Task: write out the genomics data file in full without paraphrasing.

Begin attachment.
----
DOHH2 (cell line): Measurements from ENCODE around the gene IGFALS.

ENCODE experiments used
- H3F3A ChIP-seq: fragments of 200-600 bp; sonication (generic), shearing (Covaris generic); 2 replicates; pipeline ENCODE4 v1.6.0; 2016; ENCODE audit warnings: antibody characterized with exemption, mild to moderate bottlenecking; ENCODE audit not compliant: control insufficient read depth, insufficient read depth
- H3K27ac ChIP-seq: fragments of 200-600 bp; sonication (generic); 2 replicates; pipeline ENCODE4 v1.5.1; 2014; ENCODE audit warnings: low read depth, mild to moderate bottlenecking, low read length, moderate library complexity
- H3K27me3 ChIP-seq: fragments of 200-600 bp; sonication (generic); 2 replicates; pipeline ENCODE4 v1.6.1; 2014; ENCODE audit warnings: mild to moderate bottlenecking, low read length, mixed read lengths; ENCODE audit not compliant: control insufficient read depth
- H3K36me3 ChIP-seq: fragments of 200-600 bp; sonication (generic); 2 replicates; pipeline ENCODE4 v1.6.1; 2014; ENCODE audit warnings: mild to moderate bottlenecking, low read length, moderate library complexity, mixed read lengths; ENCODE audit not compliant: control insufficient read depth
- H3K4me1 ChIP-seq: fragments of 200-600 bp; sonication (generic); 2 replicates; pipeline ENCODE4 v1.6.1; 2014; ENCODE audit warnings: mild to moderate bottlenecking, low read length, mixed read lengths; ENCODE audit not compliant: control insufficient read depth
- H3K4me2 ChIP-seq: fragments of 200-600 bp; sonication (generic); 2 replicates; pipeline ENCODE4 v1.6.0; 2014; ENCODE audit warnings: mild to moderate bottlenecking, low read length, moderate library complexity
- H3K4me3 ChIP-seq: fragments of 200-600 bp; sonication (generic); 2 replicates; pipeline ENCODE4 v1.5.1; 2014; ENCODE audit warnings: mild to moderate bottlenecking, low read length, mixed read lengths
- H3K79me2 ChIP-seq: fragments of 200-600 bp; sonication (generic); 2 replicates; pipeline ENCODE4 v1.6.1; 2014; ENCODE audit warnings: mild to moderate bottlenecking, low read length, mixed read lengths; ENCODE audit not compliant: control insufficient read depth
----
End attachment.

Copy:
DOHH2 (cell line): Measurements from ENCODE around the gene IGFALS.

ENCODE experiments used
- H3F3A ChIP-seq: fragments of 200-600 bp; sonication (generic), shearing (Covaris generic); 2 replicates; pipeline ENCODE4 v1.6.0; 2016; ENCODE audit warnings: antibody characterized with exemption, mild to moderate bottlenecking; ENCODE audit not compliant: control insufficient read depth, insufficient read depth
- H3K27ac ChIP-seq: fragments of 200-600 bp; sonication (generic); 2 replicates; pipeline ENCODE4 v1.5.1; 2014; ENCODE audit warnings: low read depth, mild to moderate bottlenecking, low read length, moderate library complexity
- H3K27me3 ChIP-seq: fragments of 200-600 bp; sonication (generic); 2 replicates; pipeline ENCODE4 v1.6.1; 2014; ENCODE audit warnings: mild to moderate bottlenecking, low read length, mixed read lengths; ENCODE audit not compliant: control insufficient read depth
- H3K36me3 ChIP-seq: fragments of 200-600 bp; sonication (generic); 2 replicates; pipeline ENCODE4 v1.6.1; 2014; ENCODE audit warnings: mild to moderate bottlenecking, low read length, moderate library complexity, mixed read lengths; ENCODE audit not compliant: control insufficient read depth
- H3K4me1 ChIP-seq: fragments of 200-600 bp; sonication (generic); 2 replicates; pipeline ENCODE4 v1.6.1; 2014; ENCODE audit warnings: mild to moderate bottlenecking, low read length, mixed read lengths; ENCODE audit not compliant: control insufficient read depth
- H3K4me2 ChIP-seq: fragments of 200-600 bp; sonication (generic); 2 replicates; pipeline ENCODE4 v1.6.0; 2014; ENCODE audit warnings: mild to moderate bottlenecking, low read length, moderate library complexity
- H3K4me3 ChIP-seq: fragments of 200-600 bp; sonication (generic); 2 replicates; pipeline ENCODE4 v1.5.1; 2014; ENCODE audit warnings: mild to moderate bottlenecking, low read length, mixed read lengths
- H3K79me2 ChIP-seq: fragments of 200-600 bp; sonication (generic); 2 replicates; pipeline ENCODE4 v1.6.1; 2014; ENCODE audit warnings: mild to moderate bottlenecking, low read length, mixed read lengths; ENCODE audit not compliant: control insufficient read depth